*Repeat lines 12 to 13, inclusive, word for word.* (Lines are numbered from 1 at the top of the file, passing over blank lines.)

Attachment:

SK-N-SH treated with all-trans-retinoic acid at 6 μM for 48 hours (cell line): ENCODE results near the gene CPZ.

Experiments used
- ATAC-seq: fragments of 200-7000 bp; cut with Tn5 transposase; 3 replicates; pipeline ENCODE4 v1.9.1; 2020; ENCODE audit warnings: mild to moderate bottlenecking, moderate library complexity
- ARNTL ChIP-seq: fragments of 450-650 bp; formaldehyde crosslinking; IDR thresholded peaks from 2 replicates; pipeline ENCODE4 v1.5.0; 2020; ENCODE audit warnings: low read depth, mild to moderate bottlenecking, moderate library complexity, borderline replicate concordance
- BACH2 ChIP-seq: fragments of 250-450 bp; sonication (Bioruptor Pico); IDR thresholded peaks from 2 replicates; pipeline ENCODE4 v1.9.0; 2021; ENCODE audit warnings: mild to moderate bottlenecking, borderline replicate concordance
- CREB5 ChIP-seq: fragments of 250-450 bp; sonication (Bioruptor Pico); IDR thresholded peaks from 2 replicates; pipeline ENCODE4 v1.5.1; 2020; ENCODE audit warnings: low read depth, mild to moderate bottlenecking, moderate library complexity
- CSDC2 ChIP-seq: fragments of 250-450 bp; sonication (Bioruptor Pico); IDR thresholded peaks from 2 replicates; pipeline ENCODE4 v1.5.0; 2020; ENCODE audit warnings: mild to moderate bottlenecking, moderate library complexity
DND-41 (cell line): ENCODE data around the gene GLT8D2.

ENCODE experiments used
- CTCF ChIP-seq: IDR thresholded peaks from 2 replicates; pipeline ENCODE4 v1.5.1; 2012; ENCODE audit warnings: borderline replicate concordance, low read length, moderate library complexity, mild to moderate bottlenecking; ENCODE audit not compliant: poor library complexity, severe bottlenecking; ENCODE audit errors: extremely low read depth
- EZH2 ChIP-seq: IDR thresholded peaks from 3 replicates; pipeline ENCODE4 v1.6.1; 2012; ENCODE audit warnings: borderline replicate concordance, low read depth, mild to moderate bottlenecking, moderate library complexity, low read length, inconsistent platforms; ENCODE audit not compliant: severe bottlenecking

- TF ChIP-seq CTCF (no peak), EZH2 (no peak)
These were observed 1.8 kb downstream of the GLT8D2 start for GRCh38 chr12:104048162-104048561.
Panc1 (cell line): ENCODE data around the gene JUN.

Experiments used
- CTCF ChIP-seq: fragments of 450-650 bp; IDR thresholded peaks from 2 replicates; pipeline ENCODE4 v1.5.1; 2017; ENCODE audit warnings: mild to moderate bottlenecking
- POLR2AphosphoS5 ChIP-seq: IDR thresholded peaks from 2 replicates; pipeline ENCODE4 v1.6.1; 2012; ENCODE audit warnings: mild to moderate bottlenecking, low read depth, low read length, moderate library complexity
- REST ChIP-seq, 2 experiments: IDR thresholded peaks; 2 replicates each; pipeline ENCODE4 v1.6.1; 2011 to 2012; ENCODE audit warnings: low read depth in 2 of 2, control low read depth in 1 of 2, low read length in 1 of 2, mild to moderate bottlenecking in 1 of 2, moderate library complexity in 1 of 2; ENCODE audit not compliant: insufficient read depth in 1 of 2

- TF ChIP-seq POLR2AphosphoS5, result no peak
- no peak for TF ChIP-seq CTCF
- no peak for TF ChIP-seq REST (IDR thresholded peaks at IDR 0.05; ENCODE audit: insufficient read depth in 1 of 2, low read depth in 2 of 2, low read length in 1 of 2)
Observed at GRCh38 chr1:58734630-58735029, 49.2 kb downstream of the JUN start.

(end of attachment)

- TF ChIP-seq CTCF (no peak), EZH2 (no peak)
These were observed 1.8 kb downstream of the GLT8D2 start for GRCh38 chr12:104048162-104048561.